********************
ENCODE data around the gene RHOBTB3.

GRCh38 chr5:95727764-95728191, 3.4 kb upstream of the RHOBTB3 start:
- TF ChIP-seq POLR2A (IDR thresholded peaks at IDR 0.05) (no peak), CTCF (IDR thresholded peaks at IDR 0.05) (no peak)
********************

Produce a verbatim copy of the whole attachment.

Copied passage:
ENCODE data around the gene RHOBTB3.

GRCh38 chr5:95727764-95728191, 3.4 kb upstream of the RHOBTB3 start:
- TF ChIP-seq POLR2A (IDR thresholded peaks at IDR 0.05) (no peak), CTCF (IDR thresholded peaks at IDR 0.05) (no peak)